No Greater Valor–A Thrilling Read

Looking for an exciting historical read that at least acknowledges that the Lord works in the affairs of men? You will love the fast-moving story given by Jerome Corsi on the Siege of Bastogne. The action vivid, the characters real, this story comes alive in its 300 pages.

It is not, in my opinion, a Christian book. It is respectful of Christianity, though it even makes no theological distinctions between, for example, Protestant Christians and Catholics. The heroes from both (particularly chaplains) are presented glowingly, just as they should be, though the differences that will always divide are never mentioned.

What makes this volume be published by a Christian publisher (Nelson) is its recognition that God made the greatest move and the heroes of the battle are the first to admit it. Most importantly the weather, followed by fortuitous developments that were clearly beyond just good planning, and finally some smaller unexplainable events, worked together to show God’s favor.

Much is made of the prayer that Patton pushed out among the men, who clearly embraced it, and that thankfulness to God that followed the results.

The story of the incredible soldiers involved was well told too. Eisenhower listened to all sides and made the big decision. He was moved by the sometimes reckless Patton, whose unorthodox ways were made for this battle. Patton, a living paradox who was obsessed with God’s favor and prayer and yet cursed often and worked reincarnation into his Christianity, was the man of massive ego who yet pulled off the most amazing pivot northward of an army on record. General McAuliffe, the understated commander in besieged Bastogne, was a model of courageous leadership. There seemed to amazing courage, and as the title suggests, no greater valor, in every group involved.

I think you will enjoy this book. I recommend it.

I received this book free from the publisher. I was not required to write a positive review. The opinions I have expressed are my own. I am disclosing this in accordance with the Federal Trade Commission’s 16 CFR, Part 255.



New Testament Theology by I. Howard Marshall

This massive volume by highly-respected scholar I. Howard Marshall leaves few stones unturned in a scholarly presentation on New Testament Theology. New Testament theologies are usually written as either tracing theological themes across the entire NT or discussing theology book by book. This IVP published volume approaches theology by the latter method. I prefer the first method, but we surely need both approaches.

The strengths of this volume are that with distinct acumen Mr. Marshall tells us what modern scholarship thinks and always weighs in with his own thoughts. It almost seems encyclopedic in that way. His writing is clear and you leave knowing what the consensus of modern scholarship is.

The weaknesses include an exaltation of modern scholarship at the expense of previous generations. He puts modern scholars, apparently, as the final authority of biblical thought. Perhaps you would think me biased, but I do not agree with that thinking. So that can make for a mixed bag at times. Of course modern scholarship is an extraordinary asset to us, but some of the excesses–the certainty of the existence of “Q” or other conclusions by scholars repeated so often till some accept as fact though no concrete proof exists. Of course I have many volumes that speak of “Q” on my shelves, but this book makes so many conclusions on a certainty of what came from where that the section on the Synoptics seemed flawed to me. Other similar conclusions were made. At times I read more like a collection of NT book introductions than a theology too.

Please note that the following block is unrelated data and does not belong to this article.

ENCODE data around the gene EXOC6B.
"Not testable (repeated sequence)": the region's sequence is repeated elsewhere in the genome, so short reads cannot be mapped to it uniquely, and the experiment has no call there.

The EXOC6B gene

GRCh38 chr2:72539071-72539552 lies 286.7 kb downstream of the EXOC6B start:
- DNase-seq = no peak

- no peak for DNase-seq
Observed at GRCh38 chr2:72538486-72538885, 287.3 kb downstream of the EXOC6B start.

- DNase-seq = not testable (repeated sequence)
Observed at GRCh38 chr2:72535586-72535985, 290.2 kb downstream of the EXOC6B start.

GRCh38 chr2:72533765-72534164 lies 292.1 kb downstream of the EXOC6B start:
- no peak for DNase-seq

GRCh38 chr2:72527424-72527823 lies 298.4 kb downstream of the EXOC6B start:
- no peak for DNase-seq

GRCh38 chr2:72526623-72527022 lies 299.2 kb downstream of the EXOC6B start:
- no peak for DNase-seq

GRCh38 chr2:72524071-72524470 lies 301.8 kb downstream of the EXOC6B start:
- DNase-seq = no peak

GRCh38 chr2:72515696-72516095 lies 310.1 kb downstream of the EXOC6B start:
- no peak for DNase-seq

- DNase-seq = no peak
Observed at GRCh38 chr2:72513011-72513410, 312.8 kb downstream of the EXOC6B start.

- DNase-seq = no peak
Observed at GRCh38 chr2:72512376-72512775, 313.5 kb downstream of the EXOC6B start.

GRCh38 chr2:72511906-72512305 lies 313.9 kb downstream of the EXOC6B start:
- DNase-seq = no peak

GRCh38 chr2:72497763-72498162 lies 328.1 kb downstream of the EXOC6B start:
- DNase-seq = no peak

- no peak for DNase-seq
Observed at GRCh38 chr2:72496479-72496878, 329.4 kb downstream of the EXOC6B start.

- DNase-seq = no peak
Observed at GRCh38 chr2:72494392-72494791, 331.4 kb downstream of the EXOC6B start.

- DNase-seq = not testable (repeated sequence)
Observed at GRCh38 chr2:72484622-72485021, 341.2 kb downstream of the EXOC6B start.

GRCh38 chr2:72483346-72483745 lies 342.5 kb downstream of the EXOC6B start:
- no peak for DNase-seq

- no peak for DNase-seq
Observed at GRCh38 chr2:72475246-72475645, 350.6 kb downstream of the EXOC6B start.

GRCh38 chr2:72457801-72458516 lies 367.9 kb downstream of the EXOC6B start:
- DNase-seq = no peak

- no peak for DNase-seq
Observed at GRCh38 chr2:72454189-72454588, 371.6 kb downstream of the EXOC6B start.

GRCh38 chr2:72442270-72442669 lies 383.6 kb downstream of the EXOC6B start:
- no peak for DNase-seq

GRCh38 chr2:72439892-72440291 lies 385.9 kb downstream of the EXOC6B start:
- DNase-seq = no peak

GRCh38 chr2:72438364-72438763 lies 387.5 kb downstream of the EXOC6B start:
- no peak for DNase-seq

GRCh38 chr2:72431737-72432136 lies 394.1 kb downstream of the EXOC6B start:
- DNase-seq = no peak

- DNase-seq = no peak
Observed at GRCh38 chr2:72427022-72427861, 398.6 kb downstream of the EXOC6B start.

Despite the weaknesses, there are insights in many places. This volume will not hold the primary place among the theologies on my shelf, but it will be consulted. If your goal is learning modern scholarly thought, give this volume 5 stars. If it is a well rounded, spiritual you seek, give it 3 stars. So let’s average the scores and say 4 stars. Fair enough?

I received this book free from the publisher. I was not required to write a positive review. The opinions I have expressed are my own. I am disclosing this in accordance with the Federal Trade Commission’s 16 CFR, Part 255.


A Theology For The Church, Revised Edition

A Theology Of The Church, Revised Edition, edited by Daniel Akin and published by B & H Publishers, is a fine volume that no Baptist pastor can afford to be without. Sadly, I missed the original edition, but am glad to possess this revised edition.

This book is not so consumed with Baptist thought that it can’t on its own two feet as a quality systematic theology–it stands well. What it adds is that extra few pages in each section on how Baptists in particular have wrestled with that doctrine. I find that invaluable and something that can be found no where else.

Each chapter is written by a different Baptist theologian, and as is the common problem of such a setup, there isn’t always complete consensus. Still, that is no difficulty because the editor must have strictly enforced the notion of being kind and fair to other viewpoints, particularly other common viewpoints. There is variety in Baptist thought and this succeeds at being helpful to all. In fact, I believe even one not a Baptist would love this volume.